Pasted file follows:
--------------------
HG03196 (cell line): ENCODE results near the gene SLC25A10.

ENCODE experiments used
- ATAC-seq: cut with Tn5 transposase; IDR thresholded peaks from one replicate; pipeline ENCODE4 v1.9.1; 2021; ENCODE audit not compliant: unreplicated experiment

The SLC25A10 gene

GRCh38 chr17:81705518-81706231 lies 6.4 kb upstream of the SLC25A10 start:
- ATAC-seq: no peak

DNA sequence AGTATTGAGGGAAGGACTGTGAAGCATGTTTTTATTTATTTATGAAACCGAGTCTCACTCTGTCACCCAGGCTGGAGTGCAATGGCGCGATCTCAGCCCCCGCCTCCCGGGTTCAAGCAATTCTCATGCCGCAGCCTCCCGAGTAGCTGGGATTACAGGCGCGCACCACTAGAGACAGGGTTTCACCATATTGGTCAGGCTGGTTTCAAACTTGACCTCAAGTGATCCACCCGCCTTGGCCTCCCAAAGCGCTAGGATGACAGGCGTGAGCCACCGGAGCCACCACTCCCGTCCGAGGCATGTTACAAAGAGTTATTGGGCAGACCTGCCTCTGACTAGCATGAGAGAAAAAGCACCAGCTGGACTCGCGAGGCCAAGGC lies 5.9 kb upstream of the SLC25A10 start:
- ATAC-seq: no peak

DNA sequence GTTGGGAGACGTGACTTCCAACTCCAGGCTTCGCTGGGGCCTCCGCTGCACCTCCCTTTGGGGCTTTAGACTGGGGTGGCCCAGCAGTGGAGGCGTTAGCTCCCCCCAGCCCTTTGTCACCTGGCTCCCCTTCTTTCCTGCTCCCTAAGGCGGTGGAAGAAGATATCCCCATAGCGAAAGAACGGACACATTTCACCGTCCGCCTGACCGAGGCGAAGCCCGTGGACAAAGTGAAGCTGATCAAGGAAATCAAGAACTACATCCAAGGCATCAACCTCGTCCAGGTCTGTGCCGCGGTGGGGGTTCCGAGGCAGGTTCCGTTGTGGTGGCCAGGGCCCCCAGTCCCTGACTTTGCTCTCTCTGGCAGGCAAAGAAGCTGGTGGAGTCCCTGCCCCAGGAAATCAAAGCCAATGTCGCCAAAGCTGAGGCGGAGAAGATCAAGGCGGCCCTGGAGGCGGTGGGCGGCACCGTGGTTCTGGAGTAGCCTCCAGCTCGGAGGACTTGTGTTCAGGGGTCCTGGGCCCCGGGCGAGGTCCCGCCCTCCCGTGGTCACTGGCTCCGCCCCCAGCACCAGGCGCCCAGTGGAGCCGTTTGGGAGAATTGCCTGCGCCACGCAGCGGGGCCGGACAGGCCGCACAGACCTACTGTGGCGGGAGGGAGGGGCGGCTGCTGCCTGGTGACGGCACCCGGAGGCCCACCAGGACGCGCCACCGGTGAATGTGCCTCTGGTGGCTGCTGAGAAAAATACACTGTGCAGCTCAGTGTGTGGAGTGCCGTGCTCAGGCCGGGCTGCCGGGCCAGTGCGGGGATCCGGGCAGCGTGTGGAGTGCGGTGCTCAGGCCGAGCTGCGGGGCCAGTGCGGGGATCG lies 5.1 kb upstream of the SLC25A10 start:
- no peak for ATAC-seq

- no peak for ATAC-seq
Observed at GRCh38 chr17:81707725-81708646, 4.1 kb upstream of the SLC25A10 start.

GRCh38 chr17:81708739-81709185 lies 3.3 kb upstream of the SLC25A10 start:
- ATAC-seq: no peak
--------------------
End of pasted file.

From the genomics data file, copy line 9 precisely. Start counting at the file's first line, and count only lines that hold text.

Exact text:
DNA sequence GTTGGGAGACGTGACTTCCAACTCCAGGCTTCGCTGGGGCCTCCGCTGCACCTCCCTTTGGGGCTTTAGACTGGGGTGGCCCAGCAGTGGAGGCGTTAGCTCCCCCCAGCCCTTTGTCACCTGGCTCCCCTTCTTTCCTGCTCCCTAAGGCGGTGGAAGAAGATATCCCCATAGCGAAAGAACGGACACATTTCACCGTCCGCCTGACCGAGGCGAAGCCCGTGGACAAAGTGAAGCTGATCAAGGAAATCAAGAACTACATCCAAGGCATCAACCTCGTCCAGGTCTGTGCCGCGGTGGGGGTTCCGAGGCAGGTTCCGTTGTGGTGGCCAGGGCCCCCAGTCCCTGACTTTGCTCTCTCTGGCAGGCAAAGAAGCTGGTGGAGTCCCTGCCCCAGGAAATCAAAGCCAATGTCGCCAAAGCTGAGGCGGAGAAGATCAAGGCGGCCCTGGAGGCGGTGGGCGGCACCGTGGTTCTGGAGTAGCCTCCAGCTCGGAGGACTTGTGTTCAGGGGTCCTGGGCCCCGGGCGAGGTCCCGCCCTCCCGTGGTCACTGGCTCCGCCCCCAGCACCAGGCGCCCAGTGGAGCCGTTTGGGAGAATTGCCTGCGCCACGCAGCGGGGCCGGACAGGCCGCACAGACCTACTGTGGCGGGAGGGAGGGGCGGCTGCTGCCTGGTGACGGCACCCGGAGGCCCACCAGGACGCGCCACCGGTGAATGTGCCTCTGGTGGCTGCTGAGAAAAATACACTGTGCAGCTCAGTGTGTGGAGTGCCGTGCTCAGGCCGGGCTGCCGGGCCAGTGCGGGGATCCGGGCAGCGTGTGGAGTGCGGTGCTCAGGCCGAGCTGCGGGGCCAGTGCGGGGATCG lies 5.1 kb upstream of the SLC25A10 start: